SME Accreditation Introduction
This section contains information about SME Accreditation, covering the overall proposition, suitability, the accrediting process, fees and how to apply. Click in the section contents box to the right to access specific topics.
An SME organisation’s lean training can become accredited so that learners who successfully complete its programmes receive Certificates of Lean Competency at particular levels. The accrediting process ensures the training system is fit for purpose and aligned to the LCS levels and involved an in-depth scrutiny of all its components. As an Accredited Certifier of Lean Competency, the organisation is licenced for 2 years (renewable) to use the LCS.
An ‘SME organisation’ could be a company with its own CI training capability or a consultancy with a training capability for its clients’ staff or for the general public.
Click Download for the PDF brochure: How to become an LCS accredited organisation
Who Should Apply?
A company may wish to consider SME lean accreditation if:
- It is a small training company with limited resources.
- It is a start-up training company that has not yet established itself.
- It delivers small scale lean training on an infrequent basis.
- It is a small company that wants to deliver its own bespoke training to staff on an infrequent basis.
SME v Standard Accreditation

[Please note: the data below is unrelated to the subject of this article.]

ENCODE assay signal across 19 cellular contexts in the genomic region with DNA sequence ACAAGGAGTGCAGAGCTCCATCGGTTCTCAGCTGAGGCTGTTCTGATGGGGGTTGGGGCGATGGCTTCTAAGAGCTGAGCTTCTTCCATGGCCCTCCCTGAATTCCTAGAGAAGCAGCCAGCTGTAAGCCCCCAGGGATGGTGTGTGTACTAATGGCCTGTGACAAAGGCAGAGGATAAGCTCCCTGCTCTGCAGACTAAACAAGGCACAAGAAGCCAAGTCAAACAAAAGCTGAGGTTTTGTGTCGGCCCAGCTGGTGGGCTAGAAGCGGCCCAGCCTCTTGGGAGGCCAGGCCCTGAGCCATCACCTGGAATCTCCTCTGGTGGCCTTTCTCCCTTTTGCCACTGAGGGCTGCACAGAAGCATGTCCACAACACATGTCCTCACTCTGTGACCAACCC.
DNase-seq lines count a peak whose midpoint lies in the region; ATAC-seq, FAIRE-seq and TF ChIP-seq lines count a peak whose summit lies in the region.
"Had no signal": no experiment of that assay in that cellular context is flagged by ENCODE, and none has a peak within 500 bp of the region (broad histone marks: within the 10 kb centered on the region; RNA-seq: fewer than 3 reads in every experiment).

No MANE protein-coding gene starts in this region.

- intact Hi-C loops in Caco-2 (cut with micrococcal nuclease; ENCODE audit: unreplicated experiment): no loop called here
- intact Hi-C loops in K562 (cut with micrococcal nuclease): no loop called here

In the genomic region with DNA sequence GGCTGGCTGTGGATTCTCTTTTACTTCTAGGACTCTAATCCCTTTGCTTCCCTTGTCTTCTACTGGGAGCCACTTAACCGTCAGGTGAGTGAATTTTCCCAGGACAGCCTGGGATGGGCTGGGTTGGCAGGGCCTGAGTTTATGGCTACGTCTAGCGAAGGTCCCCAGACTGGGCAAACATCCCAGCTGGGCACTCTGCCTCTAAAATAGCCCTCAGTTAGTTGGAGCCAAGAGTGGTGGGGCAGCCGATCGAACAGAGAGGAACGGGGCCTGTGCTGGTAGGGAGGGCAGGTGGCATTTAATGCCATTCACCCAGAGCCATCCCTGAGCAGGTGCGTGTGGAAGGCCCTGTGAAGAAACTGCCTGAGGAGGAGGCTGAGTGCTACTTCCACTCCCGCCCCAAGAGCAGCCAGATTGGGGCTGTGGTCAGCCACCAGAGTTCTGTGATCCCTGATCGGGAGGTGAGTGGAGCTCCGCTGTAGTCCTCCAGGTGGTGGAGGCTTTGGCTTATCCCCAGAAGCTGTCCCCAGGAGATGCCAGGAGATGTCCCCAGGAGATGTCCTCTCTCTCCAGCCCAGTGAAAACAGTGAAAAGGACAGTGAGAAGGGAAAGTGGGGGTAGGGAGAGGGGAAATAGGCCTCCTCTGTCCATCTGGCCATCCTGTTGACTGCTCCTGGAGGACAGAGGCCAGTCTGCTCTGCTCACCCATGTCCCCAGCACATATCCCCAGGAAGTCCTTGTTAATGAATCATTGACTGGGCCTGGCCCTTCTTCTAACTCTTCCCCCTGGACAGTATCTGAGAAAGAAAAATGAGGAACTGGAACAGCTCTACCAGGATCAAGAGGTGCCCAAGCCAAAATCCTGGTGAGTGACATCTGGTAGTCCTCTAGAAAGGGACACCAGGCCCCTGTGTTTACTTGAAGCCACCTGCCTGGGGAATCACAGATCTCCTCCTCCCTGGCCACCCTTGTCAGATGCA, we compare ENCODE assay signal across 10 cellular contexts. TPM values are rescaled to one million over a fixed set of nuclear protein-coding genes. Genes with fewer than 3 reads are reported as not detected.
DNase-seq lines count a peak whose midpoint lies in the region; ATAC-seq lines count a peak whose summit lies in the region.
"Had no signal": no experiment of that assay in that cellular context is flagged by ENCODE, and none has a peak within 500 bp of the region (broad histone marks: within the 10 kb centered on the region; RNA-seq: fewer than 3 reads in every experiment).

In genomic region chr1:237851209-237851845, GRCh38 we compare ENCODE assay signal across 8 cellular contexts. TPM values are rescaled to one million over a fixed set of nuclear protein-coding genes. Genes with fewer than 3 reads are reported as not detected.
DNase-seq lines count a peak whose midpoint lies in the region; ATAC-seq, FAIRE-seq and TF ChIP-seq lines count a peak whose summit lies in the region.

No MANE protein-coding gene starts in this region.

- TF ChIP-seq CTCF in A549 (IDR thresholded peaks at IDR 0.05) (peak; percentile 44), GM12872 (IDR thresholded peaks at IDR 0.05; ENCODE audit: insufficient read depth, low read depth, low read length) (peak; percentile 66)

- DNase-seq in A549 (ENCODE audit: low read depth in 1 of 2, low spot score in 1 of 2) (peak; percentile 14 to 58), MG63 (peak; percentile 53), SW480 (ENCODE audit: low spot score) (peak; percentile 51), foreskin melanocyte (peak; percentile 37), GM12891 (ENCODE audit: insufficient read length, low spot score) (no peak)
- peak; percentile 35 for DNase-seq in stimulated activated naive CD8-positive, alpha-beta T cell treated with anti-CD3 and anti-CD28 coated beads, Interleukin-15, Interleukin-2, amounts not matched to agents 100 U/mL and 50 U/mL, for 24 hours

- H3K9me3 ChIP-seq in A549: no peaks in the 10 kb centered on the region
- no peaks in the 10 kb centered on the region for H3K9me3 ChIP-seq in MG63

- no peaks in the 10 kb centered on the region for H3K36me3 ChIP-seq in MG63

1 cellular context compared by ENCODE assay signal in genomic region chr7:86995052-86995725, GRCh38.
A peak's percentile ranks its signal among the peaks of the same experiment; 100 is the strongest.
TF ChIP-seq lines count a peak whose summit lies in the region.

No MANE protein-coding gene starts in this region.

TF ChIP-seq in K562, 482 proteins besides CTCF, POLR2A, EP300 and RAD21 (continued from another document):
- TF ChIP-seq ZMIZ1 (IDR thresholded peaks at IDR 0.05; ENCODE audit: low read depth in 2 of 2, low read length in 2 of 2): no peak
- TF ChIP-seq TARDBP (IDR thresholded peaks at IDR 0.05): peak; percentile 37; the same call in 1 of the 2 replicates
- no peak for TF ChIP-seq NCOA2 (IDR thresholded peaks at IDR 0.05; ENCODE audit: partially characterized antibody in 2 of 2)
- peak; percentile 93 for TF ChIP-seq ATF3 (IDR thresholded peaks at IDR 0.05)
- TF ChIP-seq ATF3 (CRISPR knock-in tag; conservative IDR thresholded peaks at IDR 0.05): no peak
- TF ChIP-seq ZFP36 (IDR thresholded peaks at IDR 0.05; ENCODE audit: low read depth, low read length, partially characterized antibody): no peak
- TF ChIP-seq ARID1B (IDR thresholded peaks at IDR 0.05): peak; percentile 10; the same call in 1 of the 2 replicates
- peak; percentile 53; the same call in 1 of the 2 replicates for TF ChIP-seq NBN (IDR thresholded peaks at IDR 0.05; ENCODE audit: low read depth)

The main differences are:
- Knowledge test assessments are not carried out by an SME lean accredited company, but by the LCS centrally.
- With SME accreditation, Certificates of Lean Competency are produced and distributed by the LCS centrally.
- SME lean accreditation has a lower accreditation licence fee and pays the LCS for testing and certification on a per unit basis.
Larger organisations may want to consider Standard Accreditation as an alternative to SME. Check out the diverse list of organisations that have become LCS accredited.
Accrediting to Specific Levels
An organisation can choose to align its training to any combination of LCS levels and can add more levels to its licence at any point at no extra cost.
For example, it may decide to start with just Level 1a and then add Level 1b and/or 1c at a future point when its capability has developed and the demand from its organisation or customers dictates.